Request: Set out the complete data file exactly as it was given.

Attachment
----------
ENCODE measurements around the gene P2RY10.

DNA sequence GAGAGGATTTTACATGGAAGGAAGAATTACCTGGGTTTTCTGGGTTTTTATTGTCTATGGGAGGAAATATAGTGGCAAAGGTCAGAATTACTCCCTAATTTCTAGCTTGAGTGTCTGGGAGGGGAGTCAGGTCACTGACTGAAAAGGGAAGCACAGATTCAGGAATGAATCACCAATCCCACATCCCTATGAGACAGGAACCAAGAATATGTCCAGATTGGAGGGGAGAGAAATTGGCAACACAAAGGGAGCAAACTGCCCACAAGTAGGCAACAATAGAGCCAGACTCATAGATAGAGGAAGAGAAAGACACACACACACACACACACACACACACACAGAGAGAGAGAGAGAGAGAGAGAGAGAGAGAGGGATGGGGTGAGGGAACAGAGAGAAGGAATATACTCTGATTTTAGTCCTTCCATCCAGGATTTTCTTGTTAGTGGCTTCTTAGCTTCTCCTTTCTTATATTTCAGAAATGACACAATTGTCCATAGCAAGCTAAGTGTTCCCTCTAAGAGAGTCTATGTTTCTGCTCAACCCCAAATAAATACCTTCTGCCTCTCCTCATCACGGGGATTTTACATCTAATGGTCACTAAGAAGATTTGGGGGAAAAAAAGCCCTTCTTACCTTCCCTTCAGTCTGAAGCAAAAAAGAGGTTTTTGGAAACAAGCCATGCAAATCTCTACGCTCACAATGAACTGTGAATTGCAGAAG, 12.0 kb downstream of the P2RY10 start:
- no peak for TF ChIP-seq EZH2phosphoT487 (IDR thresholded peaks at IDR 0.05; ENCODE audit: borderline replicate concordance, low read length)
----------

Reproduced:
ENCODE measurements around the gene P2RY10.

DNA sequence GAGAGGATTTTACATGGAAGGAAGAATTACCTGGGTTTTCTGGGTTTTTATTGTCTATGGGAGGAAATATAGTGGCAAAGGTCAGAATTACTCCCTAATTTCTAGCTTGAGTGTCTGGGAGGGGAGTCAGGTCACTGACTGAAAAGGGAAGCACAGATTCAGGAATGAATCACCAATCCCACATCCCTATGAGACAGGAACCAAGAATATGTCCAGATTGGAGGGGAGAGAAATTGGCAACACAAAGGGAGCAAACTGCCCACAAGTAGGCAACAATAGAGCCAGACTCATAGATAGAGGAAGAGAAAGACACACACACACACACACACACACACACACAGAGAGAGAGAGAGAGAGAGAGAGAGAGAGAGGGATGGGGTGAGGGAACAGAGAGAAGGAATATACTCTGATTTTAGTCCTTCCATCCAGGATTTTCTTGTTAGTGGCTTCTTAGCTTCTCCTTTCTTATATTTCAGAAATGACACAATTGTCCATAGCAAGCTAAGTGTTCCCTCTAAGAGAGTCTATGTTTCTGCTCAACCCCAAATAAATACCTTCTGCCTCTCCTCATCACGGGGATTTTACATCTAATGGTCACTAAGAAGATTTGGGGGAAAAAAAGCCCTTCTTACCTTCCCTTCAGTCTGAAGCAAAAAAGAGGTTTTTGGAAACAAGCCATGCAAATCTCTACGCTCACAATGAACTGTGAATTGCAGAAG, 12.0 kb downstream of the P2RY10 start:
- no peak for TF ChIP-seq EZH2phosphoT487 (IDR thresholded peaks at IDR 0.05; ENCODE audit: borderline replicate concordance, low read length)